It's not possible to defeat an ignorant man in argument, nor a dishonest one.
Until he learns what exactly it is that Buddhism teaches and is able to correctly repeat it in discussion, it's like ... talking to a wall ... only worse.
D: I do not know Dr. Naik and so not his ability to be open enough of a religious dialogue , more of interest to me is the auditorium he addressed and the likely bias
binocular:Interestingly, this is the kind of understanding and criticism of Buddhism I have heard also from some Christians and Hindus. And from some people without an apparent religious affiliation. These people work out of this strawman, and even when provided with an explanation (SN 51.15), they have just ignored it, insisting in their strawman. Which would suggest that they are not interested in actually discussing the topic, but in pushing their particular agenda.
Come to think of it, maybe that agenda doesn't even have anything to do with Christianity or Islam, but with something much more general - possibly simply people protecting their desires as such, fearing what it would be like to be desireless. Ordinarily, people seem to equate a state of not desiring anything with misery, not happiness.
D: we live in a society of consumerism ..but I believe Jon and Jane Doe may get an understanding when it is properly explained..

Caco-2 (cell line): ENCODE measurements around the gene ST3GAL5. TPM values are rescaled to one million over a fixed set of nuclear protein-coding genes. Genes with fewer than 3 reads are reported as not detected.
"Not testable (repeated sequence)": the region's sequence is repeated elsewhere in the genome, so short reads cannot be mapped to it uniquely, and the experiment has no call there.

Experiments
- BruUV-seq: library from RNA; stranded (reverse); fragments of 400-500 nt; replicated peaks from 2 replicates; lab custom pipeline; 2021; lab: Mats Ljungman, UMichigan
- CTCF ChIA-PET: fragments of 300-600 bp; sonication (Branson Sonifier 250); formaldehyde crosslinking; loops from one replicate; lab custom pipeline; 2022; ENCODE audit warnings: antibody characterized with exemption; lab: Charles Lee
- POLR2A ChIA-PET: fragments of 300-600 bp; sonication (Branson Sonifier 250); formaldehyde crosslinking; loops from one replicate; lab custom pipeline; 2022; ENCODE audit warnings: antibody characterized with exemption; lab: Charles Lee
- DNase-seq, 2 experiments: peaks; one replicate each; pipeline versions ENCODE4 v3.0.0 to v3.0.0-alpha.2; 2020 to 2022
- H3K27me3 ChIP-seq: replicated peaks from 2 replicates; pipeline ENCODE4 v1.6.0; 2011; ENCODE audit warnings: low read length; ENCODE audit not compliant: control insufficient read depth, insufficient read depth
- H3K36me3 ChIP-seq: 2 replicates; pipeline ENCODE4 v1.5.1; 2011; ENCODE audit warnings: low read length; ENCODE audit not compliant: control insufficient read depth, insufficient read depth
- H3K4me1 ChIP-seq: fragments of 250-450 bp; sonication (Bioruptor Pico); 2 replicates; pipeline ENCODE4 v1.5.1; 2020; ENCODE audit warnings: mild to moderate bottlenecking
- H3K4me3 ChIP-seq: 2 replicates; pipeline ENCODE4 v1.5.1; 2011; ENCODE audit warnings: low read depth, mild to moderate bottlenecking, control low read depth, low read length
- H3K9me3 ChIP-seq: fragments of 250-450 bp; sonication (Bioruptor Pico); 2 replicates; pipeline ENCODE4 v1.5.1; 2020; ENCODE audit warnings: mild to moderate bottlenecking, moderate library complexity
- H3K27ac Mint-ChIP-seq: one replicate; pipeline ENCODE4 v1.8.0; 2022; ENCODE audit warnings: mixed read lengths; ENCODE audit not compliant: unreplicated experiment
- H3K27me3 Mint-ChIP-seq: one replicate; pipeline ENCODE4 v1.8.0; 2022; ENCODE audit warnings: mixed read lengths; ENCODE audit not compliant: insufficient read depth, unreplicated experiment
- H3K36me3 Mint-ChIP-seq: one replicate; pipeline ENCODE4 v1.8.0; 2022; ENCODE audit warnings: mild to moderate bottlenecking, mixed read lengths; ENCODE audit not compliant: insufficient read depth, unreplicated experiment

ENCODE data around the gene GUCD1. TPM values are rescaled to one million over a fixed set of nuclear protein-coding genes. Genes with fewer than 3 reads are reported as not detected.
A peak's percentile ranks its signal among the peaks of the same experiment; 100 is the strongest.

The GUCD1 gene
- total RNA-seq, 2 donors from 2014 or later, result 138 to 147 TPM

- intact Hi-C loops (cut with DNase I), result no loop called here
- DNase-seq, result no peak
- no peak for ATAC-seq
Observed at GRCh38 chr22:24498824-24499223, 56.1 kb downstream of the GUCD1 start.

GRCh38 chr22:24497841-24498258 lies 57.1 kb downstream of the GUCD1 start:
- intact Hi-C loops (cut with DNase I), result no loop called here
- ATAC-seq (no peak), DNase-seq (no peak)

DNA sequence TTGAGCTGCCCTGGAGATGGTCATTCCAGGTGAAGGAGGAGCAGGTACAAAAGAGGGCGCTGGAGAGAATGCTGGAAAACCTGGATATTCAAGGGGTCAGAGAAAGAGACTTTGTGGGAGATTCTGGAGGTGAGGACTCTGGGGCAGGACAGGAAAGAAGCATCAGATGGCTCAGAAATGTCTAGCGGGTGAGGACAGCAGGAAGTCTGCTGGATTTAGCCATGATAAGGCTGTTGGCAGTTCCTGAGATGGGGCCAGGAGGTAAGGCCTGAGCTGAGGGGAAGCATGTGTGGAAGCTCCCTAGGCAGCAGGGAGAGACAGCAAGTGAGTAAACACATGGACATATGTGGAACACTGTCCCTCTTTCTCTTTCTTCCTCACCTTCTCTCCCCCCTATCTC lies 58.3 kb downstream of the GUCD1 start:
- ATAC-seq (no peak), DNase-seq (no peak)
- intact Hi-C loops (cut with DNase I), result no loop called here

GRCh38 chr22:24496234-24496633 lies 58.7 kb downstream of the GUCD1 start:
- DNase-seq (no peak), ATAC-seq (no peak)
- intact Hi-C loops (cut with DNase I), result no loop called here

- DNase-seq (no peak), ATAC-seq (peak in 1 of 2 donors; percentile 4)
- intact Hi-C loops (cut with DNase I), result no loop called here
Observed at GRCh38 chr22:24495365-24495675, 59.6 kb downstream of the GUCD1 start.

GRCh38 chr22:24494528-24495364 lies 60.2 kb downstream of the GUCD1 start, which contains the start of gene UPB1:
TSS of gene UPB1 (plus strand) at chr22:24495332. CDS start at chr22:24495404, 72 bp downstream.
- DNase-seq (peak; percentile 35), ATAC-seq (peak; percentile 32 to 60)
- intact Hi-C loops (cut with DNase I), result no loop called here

sanjay wrote:i have often come across people who are such , they however do not realize the two truths ; being desire free is the most difficult task ( people think its a cake walk , but a wasteful way of living ) in the world , secondly it results in real happiness .
D: possibly a bit more explanation needed to get an understanding by those
Mkoll » Fri Dec 20, 2013 4:24 am
Tanhā is literally translated as thirst. It's not the same thing as desire. I'd say desire is wanting to do something and craving is to be impelled towards doing something.
Ven. Analayo wrote:
The term tanhā literally stands for "thirst", a meaning echoed also in its near synonym tasinā. Tanhā − as a figurative type of thirst that demands the satisfaction of desires − manifests as a sense of lack or want, and has its root in dissatisfaction. Various aspects of craving are reflected in the use of a range of imageries and similes in the discourses.
D: yes.. the term tanha, thirst , serving as a metaphor for the urge of : I -moha, want- lobha , do not want-dosa , one may consider whether term desire is really fitting.
y chownah » Fri Dec 20, 2013 5:12 am
A person is far above the ground clinging to a rope. Clinging to a rope is stressful but letting go will mean falling to death. Some one tells that person to cling a bit lower on the rope and move downward a bit.....and then cling yet again lower on the rope and move downward again.......eventually you will reach the ground and you can relinquish your clinging to the rope. Another person says that it is impossible to eliminate clinging to a rope by clinging to a rope so it will not work.
who is right? chownah
D:the idiom to 'pulls oneself up by one's own bootstraps ' is fitting here, similar to the self who is supposed to work towards anatta
(greetings to the Thai farmers
so far .. I intend to write shorter messages in future
with Metta Dieter